Court Of Appeal Upholds “Safe Harbor” Exemption From Prop 65 Warnings For Lead In Fruit Products

3/31/2015 Articles

In a much anticipated decision, a California Court of Appeal has upheld a trial court ruling for the defense, finding that trace levels of lead in packaged fruits, vegetables and fruit juice products require no Proposition 65 warning to consumers.  Environmental Law Foundation v. Beech-Nut, et al.[1]  In so doing, the Court of Appeal affirmed that the averaging of data to determine whether potential exposure is below the “safe harbor” is scientifically appropriate and consistent with applicable Proposition 65 regulations.

Background on Proposition 65

Proposition 65, officially known as the Safe Drinking Water and Toxic Enforcement Act,[2] was enacted by voter initiative in 1986.  The statute prohibits companies that have 10 or more employees and do business in California from “knowingly and intentionally
expos[ing] any individual to a chemical known to the state to cause cancer or reproductive toxicity without first giving clear and reasonable warning to such individual.”[3]  The California Office of Environmental Health Hazard Assessment (OEHHA) has published and periodically updates a list of chemicals that are “known to the state to cause cancer and reproductive toxicity,” which are commonly referred to as “listed chemicals.”  Enforcement is allowed by private individuals and groups, in addition to government entities, and a prevailing plaintiff may recover a percentage of penalties as well attorneys’ fees and costs.

Companies with products that are sold in California and contain a listed chemical must provide consumers with a Proposition 65 warning regarding potential exposure unless there is an applicable exemption:  (1) federal warning requirements that preempt state law; (2) in the case of food products, the chemical is “naturally occurring;” (3) the exposure poses no significant risk of cancer, assuming lifetime exposure at the level in question; or (4) the exposure will have no observable effect for reproductive toxicity, assuming exposure at 1,000 times the level in question.[4]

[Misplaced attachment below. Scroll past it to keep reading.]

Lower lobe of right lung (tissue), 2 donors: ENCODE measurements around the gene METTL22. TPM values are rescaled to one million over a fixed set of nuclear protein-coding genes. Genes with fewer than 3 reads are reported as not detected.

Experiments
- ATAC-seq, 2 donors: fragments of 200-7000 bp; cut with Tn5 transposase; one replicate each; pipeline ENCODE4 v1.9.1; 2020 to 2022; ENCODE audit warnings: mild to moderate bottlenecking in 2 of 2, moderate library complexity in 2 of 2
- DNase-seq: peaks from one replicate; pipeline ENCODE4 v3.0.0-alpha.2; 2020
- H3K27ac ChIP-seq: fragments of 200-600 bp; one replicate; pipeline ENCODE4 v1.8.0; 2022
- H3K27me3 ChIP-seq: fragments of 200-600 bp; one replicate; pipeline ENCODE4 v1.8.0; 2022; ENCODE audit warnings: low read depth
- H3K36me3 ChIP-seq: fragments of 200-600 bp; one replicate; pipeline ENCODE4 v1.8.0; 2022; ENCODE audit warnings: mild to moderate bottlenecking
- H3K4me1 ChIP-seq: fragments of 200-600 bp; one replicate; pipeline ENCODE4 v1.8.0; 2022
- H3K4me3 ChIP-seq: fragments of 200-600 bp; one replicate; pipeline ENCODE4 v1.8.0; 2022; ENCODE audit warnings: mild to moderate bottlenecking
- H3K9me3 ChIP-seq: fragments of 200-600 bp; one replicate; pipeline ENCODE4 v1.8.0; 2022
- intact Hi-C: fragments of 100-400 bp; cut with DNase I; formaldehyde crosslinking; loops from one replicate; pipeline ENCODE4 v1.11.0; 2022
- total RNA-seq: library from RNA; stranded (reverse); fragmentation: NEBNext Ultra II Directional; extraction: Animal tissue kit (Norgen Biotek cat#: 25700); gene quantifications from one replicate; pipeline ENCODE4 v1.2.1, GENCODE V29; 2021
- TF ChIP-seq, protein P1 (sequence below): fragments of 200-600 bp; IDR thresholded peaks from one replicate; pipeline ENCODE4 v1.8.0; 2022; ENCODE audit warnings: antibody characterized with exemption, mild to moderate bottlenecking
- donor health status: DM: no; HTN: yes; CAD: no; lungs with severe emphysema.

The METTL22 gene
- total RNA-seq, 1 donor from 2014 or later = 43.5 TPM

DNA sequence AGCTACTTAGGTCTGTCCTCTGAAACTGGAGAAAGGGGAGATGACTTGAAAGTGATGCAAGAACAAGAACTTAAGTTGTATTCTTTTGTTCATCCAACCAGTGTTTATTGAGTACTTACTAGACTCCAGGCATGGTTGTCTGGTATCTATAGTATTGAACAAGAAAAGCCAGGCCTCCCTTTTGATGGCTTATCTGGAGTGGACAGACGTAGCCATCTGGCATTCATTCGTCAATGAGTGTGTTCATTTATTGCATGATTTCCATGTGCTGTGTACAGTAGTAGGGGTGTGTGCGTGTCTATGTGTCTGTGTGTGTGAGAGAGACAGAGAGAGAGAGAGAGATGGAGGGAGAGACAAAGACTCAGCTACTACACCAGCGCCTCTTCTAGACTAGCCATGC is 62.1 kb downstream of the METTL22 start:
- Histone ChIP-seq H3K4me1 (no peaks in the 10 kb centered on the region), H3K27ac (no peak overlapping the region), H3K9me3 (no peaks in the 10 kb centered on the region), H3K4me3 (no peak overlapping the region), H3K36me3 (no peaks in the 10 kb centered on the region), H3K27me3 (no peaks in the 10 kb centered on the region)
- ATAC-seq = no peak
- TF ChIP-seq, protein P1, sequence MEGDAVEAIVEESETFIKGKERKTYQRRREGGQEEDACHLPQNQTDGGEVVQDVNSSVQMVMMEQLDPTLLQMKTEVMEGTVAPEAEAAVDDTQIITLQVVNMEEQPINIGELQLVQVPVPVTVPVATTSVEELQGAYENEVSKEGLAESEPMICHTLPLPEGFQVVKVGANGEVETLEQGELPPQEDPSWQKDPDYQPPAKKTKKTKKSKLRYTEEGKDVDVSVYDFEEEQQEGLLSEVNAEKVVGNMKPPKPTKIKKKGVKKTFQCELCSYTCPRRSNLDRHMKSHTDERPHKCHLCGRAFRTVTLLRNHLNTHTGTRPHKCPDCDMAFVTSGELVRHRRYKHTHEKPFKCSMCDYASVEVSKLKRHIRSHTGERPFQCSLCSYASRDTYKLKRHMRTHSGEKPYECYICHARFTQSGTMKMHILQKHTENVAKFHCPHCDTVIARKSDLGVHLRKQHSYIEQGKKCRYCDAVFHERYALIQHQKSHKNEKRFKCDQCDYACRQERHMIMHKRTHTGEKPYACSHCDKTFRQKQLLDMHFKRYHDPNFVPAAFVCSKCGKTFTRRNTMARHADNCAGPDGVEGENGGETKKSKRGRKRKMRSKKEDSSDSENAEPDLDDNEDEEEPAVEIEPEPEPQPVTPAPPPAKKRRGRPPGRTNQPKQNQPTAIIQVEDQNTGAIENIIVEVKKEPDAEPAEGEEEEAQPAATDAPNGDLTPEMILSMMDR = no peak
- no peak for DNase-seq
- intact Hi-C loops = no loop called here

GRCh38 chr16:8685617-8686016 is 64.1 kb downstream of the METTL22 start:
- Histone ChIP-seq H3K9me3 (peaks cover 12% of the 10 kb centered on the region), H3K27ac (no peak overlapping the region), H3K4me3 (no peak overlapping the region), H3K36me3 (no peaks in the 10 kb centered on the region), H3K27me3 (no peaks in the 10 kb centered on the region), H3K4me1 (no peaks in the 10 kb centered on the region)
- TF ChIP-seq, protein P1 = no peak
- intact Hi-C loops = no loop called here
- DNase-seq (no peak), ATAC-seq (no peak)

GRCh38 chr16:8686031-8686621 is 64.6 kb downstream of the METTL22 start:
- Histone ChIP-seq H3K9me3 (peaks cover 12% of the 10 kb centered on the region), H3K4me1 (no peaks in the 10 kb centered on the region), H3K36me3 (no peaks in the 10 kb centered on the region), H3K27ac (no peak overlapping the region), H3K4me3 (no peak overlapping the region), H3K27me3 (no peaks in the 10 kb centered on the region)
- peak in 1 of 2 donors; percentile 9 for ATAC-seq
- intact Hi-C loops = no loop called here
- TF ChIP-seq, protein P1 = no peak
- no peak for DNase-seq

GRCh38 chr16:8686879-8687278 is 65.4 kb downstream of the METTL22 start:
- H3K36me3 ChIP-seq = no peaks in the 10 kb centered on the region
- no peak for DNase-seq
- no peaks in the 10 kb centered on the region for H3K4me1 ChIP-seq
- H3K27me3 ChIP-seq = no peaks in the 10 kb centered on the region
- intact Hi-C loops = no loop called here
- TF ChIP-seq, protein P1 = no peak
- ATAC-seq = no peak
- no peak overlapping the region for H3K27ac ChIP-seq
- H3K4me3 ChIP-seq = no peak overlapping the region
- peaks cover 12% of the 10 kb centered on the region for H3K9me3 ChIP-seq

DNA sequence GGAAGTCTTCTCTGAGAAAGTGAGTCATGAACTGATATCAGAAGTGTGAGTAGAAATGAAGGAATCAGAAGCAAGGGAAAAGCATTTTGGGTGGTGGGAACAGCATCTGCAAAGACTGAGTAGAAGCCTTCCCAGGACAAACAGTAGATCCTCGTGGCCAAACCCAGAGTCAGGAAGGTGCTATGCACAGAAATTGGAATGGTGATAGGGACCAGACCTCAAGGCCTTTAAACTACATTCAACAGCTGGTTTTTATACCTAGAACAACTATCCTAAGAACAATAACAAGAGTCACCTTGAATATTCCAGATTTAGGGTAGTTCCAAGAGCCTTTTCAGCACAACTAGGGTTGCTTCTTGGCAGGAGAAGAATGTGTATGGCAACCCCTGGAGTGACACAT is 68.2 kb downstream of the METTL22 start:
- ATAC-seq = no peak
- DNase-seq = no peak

For certain listed chemicals, OEHHA has established No Significant Risk Levels (NSRLs) and Maximum Allowable Dose Levels (MADLs) that provide a “safe harbor” from Proposition 65 warning requirements if risk analysis shows potential exposures are below the applicable level.[5]  That is, no Proposition 65 warning is required if the company meets its burden of establishing that potential exposures are below the “safe harbor” level, below the NSRL or MADL if there is no safe harbor, or are otherwise exempt from warning requirements.[6]  For lead, OEHHA established an MADL “safe harbor” of 0.5 micrograms per day. 

Court of Appeal Upholds “Safe Harbor” Exemption

The Proposition 65 claims in Beech-Nut involved alleged failure to warn of exposure to lead in packaged fruits, vegetables and fruit juice products.  The defense contended that no warnings were required because (1) federal law preempts Proposition 65 warning requirements for these products; (2) lead in the products was naturally occurring and therefore exempt from warning requirements under Proposition 65; and (3) potential exposures were below the Proposition 65 “safe harbor” of 0.5 micrograms per day. 

The trial court found that federal preemption did not apply and that the defendants had not established that lead in the products was solely or predominantly from natural sources.  However, the court ruled in favor of the defense, finding that “it is scientifically appropriate .  .  .  to determine the average user’s frequency of exposure,” and that when average consumption rates were applied, potential exposure was below the “safe harbor” and therefore exempt from Proposition 65 warning requirements.[7]  Both sides appealed, and the California Attorney General filed a brief as amicus curiae in support of plaintiff’s position.